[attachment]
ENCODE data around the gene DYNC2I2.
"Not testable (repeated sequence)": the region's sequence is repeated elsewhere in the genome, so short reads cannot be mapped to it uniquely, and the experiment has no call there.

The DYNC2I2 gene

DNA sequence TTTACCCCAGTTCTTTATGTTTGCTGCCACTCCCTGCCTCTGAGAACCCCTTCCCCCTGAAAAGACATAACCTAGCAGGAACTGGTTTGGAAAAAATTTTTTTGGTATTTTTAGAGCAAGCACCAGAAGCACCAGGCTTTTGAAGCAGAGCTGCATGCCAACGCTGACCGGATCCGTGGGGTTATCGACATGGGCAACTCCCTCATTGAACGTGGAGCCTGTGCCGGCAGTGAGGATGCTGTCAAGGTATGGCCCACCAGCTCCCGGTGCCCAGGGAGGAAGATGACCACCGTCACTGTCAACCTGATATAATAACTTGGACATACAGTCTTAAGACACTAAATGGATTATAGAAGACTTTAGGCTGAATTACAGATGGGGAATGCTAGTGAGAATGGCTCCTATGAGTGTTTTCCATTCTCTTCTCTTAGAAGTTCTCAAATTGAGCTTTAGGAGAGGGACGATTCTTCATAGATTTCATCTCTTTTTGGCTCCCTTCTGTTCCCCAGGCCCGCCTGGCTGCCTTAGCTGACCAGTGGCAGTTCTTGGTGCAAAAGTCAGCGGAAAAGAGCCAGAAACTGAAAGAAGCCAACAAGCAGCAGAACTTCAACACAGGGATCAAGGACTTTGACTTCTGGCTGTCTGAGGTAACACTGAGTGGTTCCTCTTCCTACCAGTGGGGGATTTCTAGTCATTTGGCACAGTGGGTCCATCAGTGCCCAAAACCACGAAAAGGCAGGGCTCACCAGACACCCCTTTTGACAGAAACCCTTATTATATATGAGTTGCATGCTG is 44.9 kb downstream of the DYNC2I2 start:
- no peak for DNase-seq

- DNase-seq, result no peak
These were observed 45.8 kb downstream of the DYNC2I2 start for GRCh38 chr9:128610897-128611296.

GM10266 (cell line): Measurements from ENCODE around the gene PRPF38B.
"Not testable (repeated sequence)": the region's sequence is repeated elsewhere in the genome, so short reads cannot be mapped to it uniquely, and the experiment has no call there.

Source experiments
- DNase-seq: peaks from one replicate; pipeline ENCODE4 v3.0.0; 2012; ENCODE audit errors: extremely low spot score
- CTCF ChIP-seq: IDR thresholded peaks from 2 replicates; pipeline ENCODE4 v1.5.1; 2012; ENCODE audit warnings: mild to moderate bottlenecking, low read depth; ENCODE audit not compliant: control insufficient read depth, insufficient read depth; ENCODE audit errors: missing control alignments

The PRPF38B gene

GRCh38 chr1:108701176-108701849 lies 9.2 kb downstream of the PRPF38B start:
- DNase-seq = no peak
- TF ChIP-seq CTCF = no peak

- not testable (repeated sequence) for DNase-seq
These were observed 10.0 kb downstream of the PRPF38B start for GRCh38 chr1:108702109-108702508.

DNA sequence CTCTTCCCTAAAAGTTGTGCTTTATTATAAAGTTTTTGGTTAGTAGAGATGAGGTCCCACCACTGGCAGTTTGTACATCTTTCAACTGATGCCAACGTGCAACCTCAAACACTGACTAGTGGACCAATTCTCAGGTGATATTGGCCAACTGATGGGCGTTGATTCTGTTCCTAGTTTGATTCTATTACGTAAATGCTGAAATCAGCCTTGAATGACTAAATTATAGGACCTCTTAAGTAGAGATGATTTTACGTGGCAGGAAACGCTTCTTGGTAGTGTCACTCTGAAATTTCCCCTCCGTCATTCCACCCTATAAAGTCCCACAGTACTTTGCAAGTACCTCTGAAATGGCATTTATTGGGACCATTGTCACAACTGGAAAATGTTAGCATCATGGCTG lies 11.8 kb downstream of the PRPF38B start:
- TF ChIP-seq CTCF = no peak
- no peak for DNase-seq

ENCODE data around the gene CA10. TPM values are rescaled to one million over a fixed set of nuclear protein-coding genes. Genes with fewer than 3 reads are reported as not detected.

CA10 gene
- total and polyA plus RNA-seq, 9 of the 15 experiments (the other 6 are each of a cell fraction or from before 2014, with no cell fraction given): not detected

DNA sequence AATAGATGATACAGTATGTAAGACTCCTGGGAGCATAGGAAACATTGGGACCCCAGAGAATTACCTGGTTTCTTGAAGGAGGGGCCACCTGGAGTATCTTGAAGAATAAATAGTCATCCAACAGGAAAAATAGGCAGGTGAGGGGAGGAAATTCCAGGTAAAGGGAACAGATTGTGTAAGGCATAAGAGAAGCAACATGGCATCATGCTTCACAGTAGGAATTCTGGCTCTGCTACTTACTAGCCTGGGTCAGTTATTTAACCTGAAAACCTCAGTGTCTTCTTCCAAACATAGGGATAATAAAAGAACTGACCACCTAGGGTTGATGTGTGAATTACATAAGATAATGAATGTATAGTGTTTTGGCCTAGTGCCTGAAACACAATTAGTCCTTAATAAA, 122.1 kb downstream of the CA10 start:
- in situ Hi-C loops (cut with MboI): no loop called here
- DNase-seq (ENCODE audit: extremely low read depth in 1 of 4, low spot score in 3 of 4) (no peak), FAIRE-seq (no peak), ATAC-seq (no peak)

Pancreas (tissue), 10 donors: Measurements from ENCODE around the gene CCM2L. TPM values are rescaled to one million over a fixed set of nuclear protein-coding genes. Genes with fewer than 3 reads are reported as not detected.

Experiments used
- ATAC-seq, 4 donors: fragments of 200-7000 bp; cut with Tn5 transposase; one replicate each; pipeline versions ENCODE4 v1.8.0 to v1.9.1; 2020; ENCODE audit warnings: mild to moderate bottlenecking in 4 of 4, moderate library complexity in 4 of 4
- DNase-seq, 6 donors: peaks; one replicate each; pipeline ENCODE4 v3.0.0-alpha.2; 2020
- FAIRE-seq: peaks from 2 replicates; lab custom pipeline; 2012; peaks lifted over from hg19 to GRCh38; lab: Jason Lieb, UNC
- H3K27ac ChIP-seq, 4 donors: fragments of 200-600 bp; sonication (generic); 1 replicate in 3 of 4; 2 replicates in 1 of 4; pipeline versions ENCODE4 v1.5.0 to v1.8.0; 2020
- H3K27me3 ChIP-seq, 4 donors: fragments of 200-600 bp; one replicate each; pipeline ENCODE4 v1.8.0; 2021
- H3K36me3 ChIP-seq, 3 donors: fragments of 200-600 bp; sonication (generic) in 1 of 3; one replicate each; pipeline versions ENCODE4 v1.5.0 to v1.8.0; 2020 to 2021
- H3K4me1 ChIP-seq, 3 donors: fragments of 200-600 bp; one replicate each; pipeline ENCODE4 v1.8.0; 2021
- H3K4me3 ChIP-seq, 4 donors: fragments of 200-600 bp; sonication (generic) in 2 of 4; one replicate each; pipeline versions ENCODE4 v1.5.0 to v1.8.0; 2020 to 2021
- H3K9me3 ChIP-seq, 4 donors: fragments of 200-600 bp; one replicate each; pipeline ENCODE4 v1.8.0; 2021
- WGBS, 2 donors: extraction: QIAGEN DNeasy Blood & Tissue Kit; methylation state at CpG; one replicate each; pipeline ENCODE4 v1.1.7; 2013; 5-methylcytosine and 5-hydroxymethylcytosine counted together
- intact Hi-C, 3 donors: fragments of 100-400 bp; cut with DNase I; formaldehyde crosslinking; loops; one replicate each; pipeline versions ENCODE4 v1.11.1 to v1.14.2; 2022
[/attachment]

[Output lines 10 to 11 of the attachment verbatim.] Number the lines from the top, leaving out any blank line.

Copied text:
Source experiments
- DNase-seq: peaks from one replicate; pipeline ENCODE4 v3.0.0; 2012; ENCODE audit errors: extremely low spot score